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Out Of The Noise
"One person's noise is another's signal"
A Cosmic Effect - Good & Bad, But Not Indifferent!

by WKT
February 15, 2002 ::
HDFN
Hubble Deep Field - North
(Credit: NASA/Penn State)
"Why should we care what happens in our galaxy and beyond? Sure it's nice to know something about galaxies, black holes, supernovas, etc.,... but it's all so far away and there are so many pressing problems on Earth that need our attention!"

Granted, there are lots of problems here on Earth that are deserving of attention, but that's not the point. We are in fact very much affected by the cosmic environment that we inhabit. Maybe not in the way the daily astrology columns portend, but in real, practical ways. Some of these effects may be the source of "Earthly" problems, and some of them can be used in the search for solutions to problems. Take for example, cosmic rays.


X-ray image of our Sun
X-ray image of our Sun, courtesy of The Soft X-ray Telescope on board the Yohkoh satellite
Spaceship Earth makes a 500-million mile journey around the sun each year. Throughout this journey a thin rain of cosmic rays - high-energy particles - produce a background of ionizing radiation on Earth. Some of these cosmic rays are produced by flares on the sun. Others come from explosive events in our galaxy, and still others, with very high-energies, may come from other galaxies.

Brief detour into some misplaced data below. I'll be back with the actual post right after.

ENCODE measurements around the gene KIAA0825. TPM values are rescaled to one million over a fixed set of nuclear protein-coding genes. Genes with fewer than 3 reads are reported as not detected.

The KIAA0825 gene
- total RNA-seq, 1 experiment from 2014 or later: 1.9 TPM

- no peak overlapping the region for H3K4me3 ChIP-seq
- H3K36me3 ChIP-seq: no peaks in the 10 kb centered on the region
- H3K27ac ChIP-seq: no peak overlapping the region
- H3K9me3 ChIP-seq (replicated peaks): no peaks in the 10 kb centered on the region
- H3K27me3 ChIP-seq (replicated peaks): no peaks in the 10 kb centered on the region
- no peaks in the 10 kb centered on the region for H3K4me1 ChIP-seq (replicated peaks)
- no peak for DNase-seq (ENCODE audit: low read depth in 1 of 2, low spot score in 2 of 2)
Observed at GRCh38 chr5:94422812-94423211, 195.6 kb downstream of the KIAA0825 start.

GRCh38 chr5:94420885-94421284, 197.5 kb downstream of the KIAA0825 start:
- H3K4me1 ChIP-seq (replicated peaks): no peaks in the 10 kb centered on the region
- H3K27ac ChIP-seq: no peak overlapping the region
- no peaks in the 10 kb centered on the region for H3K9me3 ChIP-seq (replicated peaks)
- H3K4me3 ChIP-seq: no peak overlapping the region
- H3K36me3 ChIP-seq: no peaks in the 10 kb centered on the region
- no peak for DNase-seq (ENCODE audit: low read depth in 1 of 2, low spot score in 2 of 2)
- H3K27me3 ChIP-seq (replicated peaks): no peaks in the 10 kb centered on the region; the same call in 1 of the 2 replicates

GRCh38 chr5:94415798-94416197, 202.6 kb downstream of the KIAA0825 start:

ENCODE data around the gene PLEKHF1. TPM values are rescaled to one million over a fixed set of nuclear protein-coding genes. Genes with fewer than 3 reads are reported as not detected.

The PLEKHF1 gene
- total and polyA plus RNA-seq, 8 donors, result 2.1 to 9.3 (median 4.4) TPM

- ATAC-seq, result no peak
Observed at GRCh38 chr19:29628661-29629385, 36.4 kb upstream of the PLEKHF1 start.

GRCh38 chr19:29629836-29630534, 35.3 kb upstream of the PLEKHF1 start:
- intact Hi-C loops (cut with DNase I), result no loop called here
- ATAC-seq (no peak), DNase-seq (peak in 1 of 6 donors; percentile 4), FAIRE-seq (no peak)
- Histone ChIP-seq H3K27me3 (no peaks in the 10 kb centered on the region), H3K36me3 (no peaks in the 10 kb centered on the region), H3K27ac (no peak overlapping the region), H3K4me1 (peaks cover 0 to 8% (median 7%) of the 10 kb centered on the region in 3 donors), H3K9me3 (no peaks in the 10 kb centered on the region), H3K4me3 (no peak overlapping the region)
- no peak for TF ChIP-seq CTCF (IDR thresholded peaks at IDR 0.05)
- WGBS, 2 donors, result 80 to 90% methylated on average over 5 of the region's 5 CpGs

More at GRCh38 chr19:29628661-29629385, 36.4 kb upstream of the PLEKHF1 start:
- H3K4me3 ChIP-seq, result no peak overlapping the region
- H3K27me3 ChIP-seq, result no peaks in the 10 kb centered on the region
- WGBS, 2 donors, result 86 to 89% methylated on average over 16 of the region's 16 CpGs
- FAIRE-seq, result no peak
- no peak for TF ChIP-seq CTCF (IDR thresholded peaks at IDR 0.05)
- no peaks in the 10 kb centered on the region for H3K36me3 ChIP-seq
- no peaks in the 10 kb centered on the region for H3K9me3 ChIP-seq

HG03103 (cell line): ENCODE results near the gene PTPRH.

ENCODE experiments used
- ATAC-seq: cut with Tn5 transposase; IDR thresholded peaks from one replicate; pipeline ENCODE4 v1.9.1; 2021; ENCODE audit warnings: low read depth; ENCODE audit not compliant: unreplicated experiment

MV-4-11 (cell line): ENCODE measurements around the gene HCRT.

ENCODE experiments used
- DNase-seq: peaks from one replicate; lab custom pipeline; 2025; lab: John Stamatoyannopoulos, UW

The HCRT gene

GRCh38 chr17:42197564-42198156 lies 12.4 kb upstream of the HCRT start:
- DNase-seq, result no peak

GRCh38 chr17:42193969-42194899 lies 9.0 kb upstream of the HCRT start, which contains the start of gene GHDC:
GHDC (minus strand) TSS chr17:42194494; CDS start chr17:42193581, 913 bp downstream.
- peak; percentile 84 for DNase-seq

The bad news is that our bodies are continually bombarded by cosmic rays which damage or disrupt our molecules, and are thereby potentially harmful to our health. The radiation doses increase at higher altitudes and can become especially dangerous to astronauts, and passengers and crew on high-altitude airplanes during a solar flare. Another bit of bad news is that cosmic rays can and do cause glitches in the operation of our computers.

The good news is that all this cosmic disruption of atomic and subatomic particles can be put to use to help answer questions and solve problems. As cosmic rays, which are mostly high-energy protons, tear through Earth's upper atmosphere, they initiate nuclear reactions that change the nuclei of certain atoms. Some of these mutated nuclei, in the form of carbon-14 nuclei, can be identified and used as clocks to date the charred embers of ancient campfires as well as bones and cloth.

Recently, with the development of powerful new mass spectrometers - particle accelerators that whirl nuclei around at dizzying speeds and use their orbits to determine their masses - scientists are using cosmic ray produced nuclei - called cosmogenic nuclides- to study the history of the Earth itself.

The principle is the similar to that for carbon-14. Cosmic rays produce cosmogenic nuclides of beryllium-10 and aluminum-26 in quartz crystals of rock and sand while they are exposed to the cosmic weather. The longer a quartz crystal is exposed, the more nuclides it accumulates. Erosion then dumps the quartz crystals into lakes and rivers where geologists can scoop them up and determine how long the crystals were exposed.